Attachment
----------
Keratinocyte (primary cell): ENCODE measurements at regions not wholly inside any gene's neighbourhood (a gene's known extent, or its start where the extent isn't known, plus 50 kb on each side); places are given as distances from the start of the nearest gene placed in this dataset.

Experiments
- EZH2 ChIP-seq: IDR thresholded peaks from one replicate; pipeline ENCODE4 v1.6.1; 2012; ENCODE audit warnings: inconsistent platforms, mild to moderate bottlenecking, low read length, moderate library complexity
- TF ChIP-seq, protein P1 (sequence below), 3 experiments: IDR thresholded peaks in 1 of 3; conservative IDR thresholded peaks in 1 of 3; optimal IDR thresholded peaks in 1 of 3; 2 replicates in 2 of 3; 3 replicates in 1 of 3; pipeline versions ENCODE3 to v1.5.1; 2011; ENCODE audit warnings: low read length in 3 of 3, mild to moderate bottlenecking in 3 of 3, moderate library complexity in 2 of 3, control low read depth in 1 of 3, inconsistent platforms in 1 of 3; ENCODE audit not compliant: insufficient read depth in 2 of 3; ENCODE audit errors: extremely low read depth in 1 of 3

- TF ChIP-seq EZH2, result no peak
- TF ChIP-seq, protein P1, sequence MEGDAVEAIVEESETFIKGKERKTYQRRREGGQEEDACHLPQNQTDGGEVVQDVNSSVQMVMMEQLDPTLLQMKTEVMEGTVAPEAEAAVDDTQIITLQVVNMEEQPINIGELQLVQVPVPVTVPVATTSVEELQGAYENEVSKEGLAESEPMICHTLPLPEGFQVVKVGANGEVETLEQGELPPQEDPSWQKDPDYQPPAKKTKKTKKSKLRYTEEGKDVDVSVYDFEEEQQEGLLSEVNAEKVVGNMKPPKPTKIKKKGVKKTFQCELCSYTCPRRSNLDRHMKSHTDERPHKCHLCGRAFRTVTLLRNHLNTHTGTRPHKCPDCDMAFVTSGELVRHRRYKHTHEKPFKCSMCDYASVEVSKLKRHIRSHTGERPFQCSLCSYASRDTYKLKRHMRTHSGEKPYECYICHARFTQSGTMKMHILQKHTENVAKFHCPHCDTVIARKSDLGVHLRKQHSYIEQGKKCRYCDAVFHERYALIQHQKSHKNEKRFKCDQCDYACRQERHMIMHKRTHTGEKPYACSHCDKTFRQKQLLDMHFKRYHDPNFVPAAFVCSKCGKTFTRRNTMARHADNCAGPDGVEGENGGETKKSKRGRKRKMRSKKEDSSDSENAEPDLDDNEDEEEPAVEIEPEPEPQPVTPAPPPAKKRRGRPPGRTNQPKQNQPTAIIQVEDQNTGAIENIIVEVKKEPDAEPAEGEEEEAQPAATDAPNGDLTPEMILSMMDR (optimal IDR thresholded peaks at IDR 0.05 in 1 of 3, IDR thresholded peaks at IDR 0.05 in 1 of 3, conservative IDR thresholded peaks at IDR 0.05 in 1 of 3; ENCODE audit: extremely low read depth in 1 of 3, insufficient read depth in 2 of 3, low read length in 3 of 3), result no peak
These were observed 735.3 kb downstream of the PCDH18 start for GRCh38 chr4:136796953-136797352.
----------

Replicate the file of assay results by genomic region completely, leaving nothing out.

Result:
Keratinocyte (primary cell): ENCODE measurements at regions not wholly inside any gene's neighbourhood (a gene's known extent, or its start where the extent isn't known, plus 50 kb on each side); places are given as distances from the start of the nearest gene placed in this dataset.

Experiments
- EZH2 ChIP-seq: IDR thresholded peaks from one replicate; pipeline ENCODE4 v1.6.1; 2012; ENCODE audit warnings: inconsistent platforms, mild to moderate bottlenecking, low read length, moderate library complexity
- TF ChIP-seq, protein P1 (sequence below), 3 experiments: IDR thresholded peaks in 1 of 3; conservative IDR thresholded peaks in 1 of 3; optimal IDR thresholded peaks in 1 of 3; 2 replicates in 2 of 3; 3 replicates in 1 of 3; pipeline versions ENCODE3 to v1.5.1; 2011; ENCODE audit warnings: low read length in 3 of 3, mild to moderate bottlenecking in 3 of 3, moderate library complexity in 2 of 3, control low read depth in 1 of 3, inconsistent platforms in 1 of 3; ENCODE audit not compliant: insufficient read depth in 2 of 3; ENCODE audit errors: extremely low read depth in 1 of 3

- TF ChIP-seq EZH2, result no peak
- TF ChIP-seq, protein P1, sequence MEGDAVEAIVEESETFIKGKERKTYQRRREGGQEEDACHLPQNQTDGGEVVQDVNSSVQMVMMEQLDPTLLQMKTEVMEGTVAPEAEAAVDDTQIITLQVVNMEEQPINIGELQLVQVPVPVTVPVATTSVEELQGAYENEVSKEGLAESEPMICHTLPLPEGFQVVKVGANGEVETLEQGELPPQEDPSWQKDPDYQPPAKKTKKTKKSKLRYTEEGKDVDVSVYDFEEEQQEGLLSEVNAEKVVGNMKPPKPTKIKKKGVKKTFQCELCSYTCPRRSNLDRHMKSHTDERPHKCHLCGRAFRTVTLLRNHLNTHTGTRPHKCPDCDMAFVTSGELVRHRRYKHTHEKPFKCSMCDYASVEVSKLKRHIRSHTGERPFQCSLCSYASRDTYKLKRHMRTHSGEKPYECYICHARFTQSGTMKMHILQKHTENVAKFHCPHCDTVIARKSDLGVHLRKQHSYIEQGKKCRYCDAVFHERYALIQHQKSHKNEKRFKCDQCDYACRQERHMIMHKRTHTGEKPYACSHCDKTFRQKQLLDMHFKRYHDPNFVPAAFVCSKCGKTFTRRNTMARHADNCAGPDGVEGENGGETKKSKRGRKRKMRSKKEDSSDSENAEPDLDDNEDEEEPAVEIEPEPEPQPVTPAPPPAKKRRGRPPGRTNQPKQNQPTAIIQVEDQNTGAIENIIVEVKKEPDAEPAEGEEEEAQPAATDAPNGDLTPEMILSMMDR (optimal IDR thresholded peaks at IDR 0.05 in 1 of 3, IDR thresholded peaks at IDR 0.05 in 1 of 3, conservative IDR thresholded peaks at IDR 0.05 in 1 of 3; ENCODE audit: extremely low read depth in 1 of 3, insufficient read depth in 2 of 3, low read length in 3 of 3), result no peak
These were observed 735.3 kb downstream of the PCDH18 start for GRCh38 chr4:136796953-136797352.